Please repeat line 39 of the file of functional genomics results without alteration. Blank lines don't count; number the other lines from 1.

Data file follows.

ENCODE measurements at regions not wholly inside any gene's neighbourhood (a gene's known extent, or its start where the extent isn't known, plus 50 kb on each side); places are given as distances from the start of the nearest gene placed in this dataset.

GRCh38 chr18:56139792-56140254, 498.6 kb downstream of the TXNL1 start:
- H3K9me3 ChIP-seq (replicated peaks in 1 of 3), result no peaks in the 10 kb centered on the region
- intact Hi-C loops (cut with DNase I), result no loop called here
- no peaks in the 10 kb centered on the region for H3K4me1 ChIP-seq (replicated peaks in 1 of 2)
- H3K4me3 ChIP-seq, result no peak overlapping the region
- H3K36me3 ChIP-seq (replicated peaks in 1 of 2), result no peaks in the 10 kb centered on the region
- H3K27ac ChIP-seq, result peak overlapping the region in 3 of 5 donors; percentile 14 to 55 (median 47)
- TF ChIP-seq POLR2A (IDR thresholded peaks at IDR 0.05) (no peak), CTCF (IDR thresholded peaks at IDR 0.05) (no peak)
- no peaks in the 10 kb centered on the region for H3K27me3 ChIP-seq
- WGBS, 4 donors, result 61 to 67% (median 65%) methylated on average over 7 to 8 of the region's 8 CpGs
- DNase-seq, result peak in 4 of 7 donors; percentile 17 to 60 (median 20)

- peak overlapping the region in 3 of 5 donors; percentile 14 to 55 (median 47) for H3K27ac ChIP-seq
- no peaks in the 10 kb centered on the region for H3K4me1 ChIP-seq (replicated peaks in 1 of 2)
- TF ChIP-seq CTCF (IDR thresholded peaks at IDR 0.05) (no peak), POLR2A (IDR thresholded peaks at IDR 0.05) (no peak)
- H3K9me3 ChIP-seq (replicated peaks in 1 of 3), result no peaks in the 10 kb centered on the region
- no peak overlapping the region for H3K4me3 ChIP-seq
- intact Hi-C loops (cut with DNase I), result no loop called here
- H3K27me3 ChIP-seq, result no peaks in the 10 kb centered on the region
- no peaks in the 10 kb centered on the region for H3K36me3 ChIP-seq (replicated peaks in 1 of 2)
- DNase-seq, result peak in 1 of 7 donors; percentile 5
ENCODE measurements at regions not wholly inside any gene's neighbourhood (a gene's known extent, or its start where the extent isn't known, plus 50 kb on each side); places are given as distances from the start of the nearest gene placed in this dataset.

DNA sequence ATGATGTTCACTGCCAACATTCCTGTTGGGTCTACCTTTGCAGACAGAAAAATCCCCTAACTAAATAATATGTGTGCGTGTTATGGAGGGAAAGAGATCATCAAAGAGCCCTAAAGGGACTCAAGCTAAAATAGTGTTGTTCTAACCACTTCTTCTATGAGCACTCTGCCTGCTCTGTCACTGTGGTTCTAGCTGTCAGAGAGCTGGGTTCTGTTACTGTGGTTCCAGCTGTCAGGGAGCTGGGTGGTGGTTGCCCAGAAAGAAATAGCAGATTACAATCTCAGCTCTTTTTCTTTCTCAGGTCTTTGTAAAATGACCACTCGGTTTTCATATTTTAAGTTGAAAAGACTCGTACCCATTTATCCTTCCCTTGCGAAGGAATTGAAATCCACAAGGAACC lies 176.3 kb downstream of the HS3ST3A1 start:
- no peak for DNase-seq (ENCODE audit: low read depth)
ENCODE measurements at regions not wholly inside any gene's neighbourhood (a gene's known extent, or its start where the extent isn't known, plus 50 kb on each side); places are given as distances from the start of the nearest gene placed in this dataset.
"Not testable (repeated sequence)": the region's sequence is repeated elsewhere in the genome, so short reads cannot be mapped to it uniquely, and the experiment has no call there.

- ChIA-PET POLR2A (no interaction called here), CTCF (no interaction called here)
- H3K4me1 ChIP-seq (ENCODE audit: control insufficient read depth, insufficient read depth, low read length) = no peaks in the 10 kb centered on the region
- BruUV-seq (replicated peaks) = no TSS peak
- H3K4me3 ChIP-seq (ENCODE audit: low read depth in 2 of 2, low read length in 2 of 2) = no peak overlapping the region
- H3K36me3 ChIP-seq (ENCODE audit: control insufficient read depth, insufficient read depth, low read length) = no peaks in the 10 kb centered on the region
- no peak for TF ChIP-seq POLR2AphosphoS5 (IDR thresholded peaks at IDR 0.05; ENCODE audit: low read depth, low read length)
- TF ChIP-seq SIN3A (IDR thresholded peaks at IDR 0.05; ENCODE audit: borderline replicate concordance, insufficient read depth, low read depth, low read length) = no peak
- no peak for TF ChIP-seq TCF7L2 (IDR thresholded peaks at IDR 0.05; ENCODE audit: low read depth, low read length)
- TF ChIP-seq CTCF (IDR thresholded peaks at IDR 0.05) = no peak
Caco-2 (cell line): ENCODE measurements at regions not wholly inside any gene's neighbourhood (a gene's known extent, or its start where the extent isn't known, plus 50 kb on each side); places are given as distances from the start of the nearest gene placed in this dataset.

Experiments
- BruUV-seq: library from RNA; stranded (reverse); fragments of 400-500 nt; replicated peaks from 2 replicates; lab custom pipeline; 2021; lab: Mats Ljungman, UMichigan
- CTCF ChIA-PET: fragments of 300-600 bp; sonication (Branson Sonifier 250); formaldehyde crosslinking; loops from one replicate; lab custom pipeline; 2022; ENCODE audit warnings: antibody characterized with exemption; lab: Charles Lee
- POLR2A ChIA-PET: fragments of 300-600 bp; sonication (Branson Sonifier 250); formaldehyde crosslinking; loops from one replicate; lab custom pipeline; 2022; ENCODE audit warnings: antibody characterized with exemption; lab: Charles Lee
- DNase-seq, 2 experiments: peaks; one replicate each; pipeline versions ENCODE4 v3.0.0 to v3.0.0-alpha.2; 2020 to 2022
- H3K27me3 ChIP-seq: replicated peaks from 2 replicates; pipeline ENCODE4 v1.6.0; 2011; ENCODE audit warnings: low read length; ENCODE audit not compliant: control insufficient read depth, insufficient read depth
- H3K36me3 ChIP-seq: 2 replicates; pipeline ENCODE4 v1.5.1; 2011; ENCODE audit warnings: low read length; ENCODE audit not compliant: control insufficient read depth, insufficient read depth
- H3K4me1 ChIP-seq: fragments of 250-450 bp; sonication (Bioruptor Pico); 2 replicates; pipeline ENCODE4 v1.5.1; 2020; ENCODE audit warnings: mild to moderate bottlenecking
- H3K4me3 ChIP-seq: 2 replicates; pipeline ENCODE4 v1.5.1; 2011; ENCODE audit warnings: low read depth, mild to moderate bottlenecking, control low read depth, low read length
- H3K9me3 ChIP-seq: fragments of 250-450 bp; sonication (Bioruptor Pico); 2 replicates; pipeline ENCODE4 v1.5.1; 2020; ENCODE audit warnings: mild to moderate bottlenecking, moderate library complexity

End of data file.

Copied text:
- CTCF ChIA-PET: fragments of 300-600 bp; sonication (Branson Sonifier 250); formaldehyde crosslinking; loops from one replicate; lab custom pipeline; 2022; ENCODE audit warnings: antibody characterized with exemption; lab: Charles Lee